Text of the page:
My husband created a new e-store where you can get the book for about half the shipping costs as the "real" site. Instead of four or five dollars for shipping (on an eight-and-change dollar book, hello), it's only two bucks for shipping on our new site.

The site is called Lyfe Books. Since it uses PayPal, you can leave a note saying whether you want your copy autographed and/or what inscription you want in it.

The other cool post was yesterday, when I received a bloggy award from In Time Out at by the hair of my chinny chin chin:
Here's the purpose and instructions for the NENO'S Award:
*a dedication for those who love blogging and love to encourage friendships through blogging.
* to seek the reasons why we all love blogging.
* put the award in one post as soon as you receive it.
* don't forget to mention the person who gives you the award.
* answer the award's question by writing the reason why you love blogging.
* tag and distribute the award to as many people as you like.
* don't forget to notify the award receivers and put their links in your post.

Thanks so much! I'm honored!

So why do I love blogging? 
I have always loved writing, and this is a great outlet for that. While my first love is writing novels and always will be, there's something intimate and immediate about blogging that you can't get anywhere else.

But possibly the best part is the friendships I've made--what a totally unexpected but wonderful thing! Some of them I've never met in person, but I consider them dear friends anyway. Blogging is truly an amazing thing.

I'm passing the award to:

Is it Just Me? A blogger who never fails to make me laugh and lift my day. Her Friday Flair posts are one of my favorite parts of my weeks.

Alison Wonderland Few people keep it as real as she does. She's made me laugh and cry. She's awesome. 

Jordan McCollum A fellow word nerd. Need I say more?

Regarding Annie A great writer about motherhood, wifehood, and life in general. She's also a weekly newspaper columnist.

Summer's Nook A mom and a wife . . . and a survivor. She writes about some painful times with her health with such intense honesty that I can't help but stand in awe.

Happy Meets Crazy One of the first bloggers I met in real life, and she's downright awesome. She's got one funny personality, and she's very open about her struggles with things like depression . . . something I can relate to all too well.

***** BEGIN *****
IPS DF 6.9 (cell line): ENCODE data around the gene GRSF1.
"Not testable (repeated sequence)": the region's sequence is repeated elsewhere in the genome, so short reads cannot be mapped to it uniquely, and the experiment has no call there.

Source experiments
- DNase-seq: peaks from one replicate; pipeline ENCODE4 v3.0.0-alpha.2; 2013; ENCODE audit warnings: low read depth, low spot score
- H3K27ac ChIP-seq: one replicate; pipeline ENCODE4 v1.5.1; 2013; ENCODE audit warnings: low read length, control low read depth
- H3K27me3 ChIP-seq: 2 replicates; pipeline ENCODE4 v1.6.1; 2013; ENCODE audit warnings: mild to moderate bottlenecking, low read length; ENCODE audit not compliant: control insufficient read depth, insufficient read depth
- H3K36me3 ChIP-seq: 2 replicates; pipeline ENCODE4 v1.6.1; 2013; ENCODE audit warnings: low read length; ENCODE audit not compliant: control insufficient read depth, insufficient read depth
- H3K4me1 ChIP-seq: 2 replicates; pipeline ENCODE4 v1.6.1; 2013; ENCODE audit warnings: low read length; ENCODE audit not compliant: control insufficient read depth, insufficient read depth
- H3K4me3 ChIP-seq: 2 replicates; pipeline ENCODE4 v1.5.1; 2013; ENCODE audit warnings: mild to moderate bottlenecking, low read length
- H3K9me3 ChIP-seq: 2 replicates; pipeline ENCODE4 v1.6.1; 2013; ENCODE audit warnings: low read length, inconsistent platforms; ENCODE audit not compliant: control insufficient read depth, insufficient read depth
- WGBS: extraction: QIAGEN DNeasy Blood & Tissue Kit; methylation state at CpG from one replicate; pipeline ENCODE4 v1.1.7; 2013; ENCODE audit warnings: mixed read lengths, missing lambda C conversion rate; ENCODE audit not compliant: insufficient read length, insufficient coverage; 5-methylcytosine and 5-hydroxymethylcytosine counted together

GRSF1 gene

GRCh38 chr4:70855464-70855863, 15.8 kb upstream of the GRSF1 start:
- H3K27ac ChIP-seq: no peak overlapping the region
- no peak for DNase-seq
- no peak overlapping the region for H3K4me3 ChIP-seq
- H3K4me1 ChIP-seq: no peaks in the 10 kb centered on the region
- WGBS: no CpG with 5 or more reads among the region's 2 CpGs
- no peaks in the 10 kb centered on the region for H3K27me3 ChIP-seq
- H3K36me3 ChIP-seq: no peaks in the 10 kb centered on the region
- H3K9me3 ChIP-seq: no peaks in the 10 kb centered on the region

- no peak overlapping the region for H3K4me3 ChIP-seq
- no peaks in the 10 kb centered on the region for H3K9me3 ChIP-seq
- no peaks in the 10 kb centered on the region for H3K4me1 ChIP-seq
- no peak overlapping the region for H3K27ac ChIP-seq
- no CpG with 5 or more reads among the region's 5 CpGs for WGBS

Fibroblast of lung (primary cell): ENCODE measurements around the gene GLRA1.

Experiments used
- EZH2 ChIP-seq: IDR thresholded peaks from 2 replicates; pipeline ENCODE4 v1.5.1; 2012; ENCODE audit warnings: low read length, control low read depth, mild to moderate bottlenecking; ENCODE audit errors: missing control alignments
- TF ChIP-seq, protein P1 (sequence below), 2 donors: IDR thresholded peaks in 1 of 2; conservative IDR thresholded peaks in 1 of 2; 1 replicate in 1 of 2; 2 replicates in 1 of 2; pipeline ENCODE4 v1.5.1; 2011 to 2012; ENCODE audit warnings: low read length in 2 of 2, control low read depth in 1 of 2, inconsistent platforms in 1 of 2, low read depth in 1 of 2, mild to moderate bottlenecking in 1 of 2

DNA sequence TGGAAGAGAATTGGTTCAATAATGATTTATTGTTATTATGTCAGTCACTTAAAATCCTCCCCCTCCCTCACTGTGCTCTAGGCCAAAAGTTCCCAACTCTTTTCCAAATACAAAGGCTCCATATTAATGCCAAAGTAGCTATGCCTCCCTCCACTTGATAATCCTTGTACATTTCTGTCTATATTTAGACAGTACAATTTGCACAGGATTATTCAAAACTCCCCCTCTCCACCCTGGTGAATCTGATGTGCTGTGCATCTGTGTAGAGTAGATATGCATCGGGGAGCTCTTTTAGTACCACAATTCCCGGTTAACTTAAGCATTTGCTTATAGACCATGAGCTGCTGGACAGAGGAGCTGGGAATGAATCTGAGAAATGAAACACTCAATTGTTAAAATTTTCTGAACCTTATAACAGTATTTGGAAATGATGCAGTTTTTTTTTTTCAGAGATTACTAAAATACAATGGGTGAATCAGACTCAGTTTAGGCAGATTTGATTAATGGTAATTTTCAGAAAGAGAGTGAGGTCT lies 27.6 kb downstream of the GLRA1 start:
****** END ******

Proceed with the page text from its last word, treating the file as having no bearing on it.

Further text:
Temporary? Insanity If you've read her blog for any length of time, you know why she's listed here. 'Nough said.

Novembrance One of my dearest bloggy friends. I doubt I'd be blogging as I am without her influence. (Her cookbook is now available! Go buy it!)

I could go on and on with a gigantic list, but I'll stop there. 

(Remember, you can order There, Their, They're with far less shipping at Lyfe Books! Thanks again for the mention, Tristi! You rock!)

Wednesday, May 20, 2009

WNW: (Parentheses) and [Brackets]

A little while ago, Heatherlyn asked two questions about parentheses.

1) How do you handle punctuation with parentheses, particularly with question marks?

The vast majority of the time, the punctuation will go outside the parentheses:

Jen accidentally dropped her cell phone into the toilet (no big loss; she hated her phone anyway).

The comment inside the parentheses is just that: an aside. It's not a sentence in and of itself but part of the larger one. Because of that, you end the big sentence with a period on the outside of the closing parenthesis.

With commas, put them on the outside. There might be a situation where inside is correct, but I can't think of one. 

As for question marks inside or outside the parentheses, the answer to that is: it depends.

Ask yourself: Is the inserted (parenthetical) thought a question itself, or is the full sentence the question? That'll tell you where the question mark belongs.

A question mark goes INSIDE if the parenthetical is a question:
Jen accidentally dropped her cell phone into the toilet (didn't she hate that phone anyway?).

If the entire sentence is the question, the question mark goes OUTSIDE:
Didn't Jen say she dropped her cell phone (which she hated anyway)?

2) Can you do parentheses within parentheses?
Sort of, yes. You can definitely have a parenthetical thought inside another one. 

But . . . when you do that, it's similar to when you're doing a quote within a quote: you use a different punctuation mark for the second set.

You start with regular parentheses, and then for the second set, use brackets. Be sure to close the brackets before you close the parentheses:

Jen accidentally dropped her cell phone into the toilet (no big loss [she hated the color anyway], but the phone was a gift).

Hope that helps!

Note for picky readers: Yes, I know that there's a misplaced modifier in that last example. I'm too lazy to fix it.

Bragging rights to readers who know what I'm talking about and can identify it!

Monday, May 18, 2009

Family Time: Priceless

This weekend, we made the leap and bought an annual pass that will allow us to camp whenever we want without having to pay the fee to get up the canyon.

This was big for us. For a variety of reasons, we haven't camped in years. We used to go more, and I thought our older kids at least had happy memories from those times, especially the trips we took with my in-laws and the ones we went on with my dad. It was a bit startling when #3 said she had no memory of ever sleeping in a tent. She'll be ten soon.

What the what?

Then I remembered that one of our big camping trips was while my sister and I were both 8 months pregnant. I was pregnant #3. Of course she didn't remember sleeping in that tent. (Fun night of sleeping that was, let me tell you.) So yeah, it had been too long.